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Student Designs Special Pot Handles For Those With Arthritis

Even though Ching-Hao Hsu, a graduate student at Australia's Queensland University of Technology, is focused on a career as a lighting designer, he has shown a unique interest in and talent for developing assistive tools for persons with disabilities. On the first short list of the James Dyson sponsored Australian Design Awards, the Arthritis Handle was clearly developed after significant research.

 

Arthritis Handles, designed by Ching-Hao Hsu: image via student.designawards.comArthritis Handles, designed by Ching-Hao Hsu: image via student.designawards.com

In fact, Hsu's research was specifically about rheumatoid arthritis (RA), which can severely limit use of the hands, a definite impediment in the kitchen.  Hsu's unique understanding of this impediment came through several interviews and observations of persons with RA, specifically as to how they tried to adapt to the difficulty of lifting a full pot or pan from the stove.

Because of weakness in their hands, he found that RA sufferers tend to lift kitchen tools with their forearms.  "If a saucepan only had one handle," Hsu explained, "most people (would) put a towel over their other forearm to grasp the opposite side of the pot, but this was a slippery and dangerous way of lifting, exposing the person to the risk of burns.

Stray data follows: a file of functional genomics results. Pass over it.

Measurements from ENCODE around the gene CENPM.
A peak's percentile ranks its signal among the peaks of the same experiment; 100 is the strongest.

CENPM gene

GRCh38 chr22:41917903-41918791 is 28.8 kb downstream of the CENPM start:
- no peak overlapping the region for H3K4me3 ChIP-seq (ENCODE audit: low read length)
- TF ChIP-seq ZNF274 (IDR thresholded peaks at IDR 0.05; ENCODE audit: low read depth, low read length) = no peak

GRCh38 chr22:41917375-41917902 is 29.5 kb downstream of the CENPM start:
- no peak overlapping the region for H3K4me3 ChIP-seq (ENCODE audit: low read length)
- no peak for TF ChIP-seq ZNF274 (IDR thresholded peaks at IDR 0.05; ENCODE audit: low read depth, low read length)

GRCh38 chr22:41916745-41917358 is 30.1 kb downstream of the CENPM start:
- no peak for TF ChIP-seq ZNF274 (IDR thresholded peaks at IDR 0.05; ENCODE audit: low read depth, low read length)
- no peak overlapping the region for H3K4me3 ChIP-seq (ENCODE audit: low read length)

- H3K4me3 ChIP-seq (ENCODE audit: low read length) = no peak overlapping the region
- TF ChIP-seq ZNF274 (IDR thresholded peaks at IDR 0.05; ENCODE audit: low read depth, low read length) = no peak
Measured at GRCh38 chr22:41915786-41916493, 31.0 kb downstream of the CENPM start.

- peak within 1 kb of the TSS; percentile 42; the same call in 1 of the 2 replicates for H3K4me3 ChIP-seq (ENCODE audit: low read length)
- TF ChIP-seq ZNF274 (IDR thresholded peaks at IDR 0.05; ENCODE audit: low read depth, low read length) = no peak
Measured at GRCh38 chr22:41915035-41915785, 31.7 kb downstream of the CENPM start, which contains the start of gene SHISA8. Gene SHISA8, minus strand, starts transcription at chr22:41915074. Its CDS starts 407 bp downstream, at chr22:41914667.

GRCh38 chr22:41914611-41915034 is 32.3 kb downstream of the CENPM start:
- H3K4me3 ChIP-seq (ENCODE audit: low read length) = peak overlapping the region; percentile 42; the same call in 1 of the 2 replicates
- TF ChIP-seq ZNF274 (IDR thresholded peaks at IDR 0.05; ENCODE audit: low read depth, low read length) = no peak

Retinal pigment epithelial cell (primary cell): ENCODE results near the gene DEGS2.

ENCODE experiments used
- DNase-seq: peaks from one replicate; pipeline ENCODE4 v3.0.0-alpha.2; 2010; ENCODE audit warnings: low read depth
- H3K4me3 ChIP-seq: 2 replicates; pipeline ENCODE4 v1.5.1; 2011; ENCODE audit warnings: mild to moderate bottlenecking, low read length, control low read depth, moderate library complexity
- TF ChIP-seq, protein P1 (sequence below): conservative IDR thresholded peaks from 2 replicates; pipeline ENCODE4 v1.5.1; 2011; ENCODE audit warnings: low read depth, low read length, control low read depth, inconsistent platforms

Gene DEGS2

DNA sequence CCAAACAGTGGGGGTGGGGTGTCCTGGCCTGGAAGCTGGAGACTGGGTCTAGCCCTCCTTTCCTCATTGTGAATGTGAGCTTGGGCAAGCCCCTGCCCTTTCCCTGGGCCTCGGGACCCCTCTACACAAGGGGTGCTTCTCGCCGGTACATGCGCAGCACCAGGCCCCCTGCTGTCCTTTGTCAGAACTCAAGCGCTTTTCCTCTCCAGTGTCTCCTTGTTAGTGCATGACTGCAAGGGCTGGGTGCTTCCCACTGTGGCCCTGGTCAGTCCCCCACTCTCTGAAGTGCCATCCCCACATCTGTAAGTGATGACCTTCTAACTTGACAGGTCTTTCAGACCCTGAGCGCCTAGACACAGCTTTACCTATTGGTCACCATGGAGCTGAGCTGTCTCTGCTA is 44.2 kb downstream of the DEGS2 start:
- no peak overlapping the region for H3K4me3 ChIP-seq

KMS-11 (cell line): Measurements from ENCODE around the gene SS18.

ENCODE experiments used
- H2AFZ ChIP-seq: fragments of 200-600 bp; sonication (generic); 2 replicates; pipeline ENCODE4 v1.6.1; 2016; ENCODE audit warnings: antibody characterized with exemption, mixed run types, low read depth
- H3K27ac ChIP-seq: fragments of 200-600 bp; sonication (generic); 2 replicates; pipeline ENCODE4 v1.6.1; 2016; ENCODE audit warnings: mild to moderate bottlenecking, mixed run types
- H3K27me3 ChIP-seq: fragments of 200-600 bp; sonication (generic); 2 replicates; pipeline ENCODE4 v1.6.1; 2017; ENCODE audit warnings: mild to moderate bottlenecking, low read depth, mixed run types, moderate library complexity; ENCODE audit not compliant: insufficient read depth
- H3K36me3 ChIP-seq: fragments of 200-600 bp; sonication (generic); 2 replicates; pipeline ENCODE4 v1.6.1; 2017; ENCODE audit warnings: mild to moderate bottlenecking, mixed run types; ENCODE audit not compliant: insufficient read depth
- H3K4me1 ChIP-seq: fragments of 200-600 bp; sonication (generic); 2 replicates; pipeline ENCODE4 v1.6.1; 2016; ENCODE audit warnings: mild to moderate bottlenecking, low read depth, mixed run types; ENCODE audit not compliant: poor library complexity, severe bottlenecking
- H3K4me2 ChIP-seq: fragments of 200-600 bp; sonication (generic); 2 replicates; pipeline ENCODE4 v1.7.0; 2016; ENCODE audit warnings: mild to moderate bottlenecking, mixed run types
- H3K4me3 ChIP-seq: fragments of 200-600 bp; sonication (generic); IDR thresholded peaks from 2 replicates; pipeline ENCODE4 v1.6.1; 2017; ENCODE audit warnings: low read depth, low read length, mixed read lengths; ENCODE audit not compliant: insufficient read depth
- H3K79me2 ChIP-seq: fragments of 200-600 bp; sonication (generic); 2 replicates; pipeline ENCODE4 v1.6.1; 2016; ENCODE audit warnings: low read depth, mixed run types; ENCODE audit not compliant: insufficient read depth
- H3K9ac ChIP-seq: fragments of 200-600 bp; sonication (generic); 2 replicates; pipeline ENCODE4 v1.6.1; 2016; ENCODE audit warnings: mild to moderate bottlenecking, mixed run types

That's why Hsu's Arthritis Handle has ridges that grasps the rims of a pot.  Though not a handle in the traditional sense, because it does not need to be held by a hand, the Arthritis Handle is supported by the user's wrist which is stronger than the hand.

 

Arthritis Handles, designed by Ching-Hao Hsu: image via student.designawards.comArthritis Handles, designed by Ching-Hao Hsu: image via student.designawards.com

 

Arthritis Handles, designed by Ching-Hao Hsu: image via student.designawards.comArthritis Handles, designed by Ching-Hao Hsu: image via student.designawards.com

 

These Arthritis Handles look very ergonomic. In fact, the design is so balanced, the Handles don't seem to place their weight on any one area of the hand/wrist anatomy. Another special feature is the thermoplastic elastomer used on the inside of the handle, which can withstand heat up to 200°C/392°F.

In case you can't picture just how these kitchen tools work, here's a short video that demonstrates them...

 

 

Notification of finalists for the 2011 Australian Design Award will be in late April and the winner named in late July.

source: Australian Design Award/James Dyson Award via Queensland University of Technology news release.

Keeping you posted...

 

SEE ALSO: 10 Cool Gadgets To Assist Those With Arthritis and Hand Pain